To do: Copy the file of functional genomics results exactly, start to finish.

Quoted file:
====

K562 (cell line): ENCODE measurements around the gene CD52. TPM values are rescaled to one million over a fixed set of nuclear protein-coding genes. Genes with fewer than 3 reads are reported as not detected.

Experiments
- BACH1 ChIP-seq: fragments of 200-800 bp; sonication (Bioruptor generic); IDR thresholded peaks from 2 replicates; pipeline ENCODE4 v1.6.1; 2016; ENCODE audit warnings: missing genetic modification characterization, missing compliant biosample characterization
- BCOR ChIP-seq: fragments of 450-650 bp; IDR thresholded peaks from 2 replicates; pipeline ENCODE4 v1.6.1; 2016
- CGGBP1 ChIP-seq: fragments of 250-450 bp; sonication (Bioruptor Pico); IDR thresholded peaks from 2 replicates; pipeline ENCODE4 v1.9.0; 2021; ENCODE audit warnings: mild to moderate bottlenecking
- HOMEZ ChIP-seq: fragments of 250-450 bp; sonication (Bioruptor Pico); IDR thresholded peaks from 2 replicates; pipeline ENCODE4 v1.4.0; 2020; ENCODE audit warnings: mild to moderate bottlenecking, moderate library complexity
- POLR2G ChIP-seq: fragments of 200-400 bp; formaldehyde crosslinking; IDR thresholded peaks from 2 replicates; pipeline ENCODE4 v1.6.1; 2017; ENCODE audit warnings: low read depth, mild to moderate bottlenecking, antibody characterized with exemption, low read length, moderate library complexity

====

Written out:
K562 (cell line): ENCODE measurements around the gene CD52. TPM values are rescaled to one million over a fixed set of nuclear protein-coding genes. Genes with fewer than 3 reads are reported as not detected.

Experiments
- BACH1 ChIP-seq: fragments of 200-800 bp; sonication (Bioruptor generic); IDR thresholded peaks from 2 replicates; pipeline ENCODE4 v1.6.1; 2016; ENCODE audit warnings: missing genetic modification characterization, missing compliant biosample characterization
- BCOR ChIP-seq: fragments of 450-650 bp; IDR thresholded peaks from 2 replicates; pipeline ENCODE4 v1.6.1; 2016
- CGGBP1 ChIP-seq: fragments of 250-450 bp; sonication (Bioruptor Pico); IDR thresholded peaks from 2 replicates; pipeline ENCODE4 v1.9.0; 2021; ENCODE audit warnings: mild to moderate bottlenecking
- HOMEZ ChIP-seq: fragments of 250-450 bp; sonication (Bioruptor Pico); IDR thresholded peaks from 2 replicates; pipeline ENCODE4 v1.4.0; 2020; ENCODE audit warnings: mild to moderate bottlenecking, moderate library complexity
- POLR2G ChIP-seq: fragments of 200-400 bp; formaldehyde crosslinking; IDR thresholded peaks from 2 replicates; pipeline ENCODE4 v1.6.1; 2017; ENCODE audit warnings: low read depth, mild to moderate bottlenecking, antibody characterized with exemption, low read length, moderate library complexity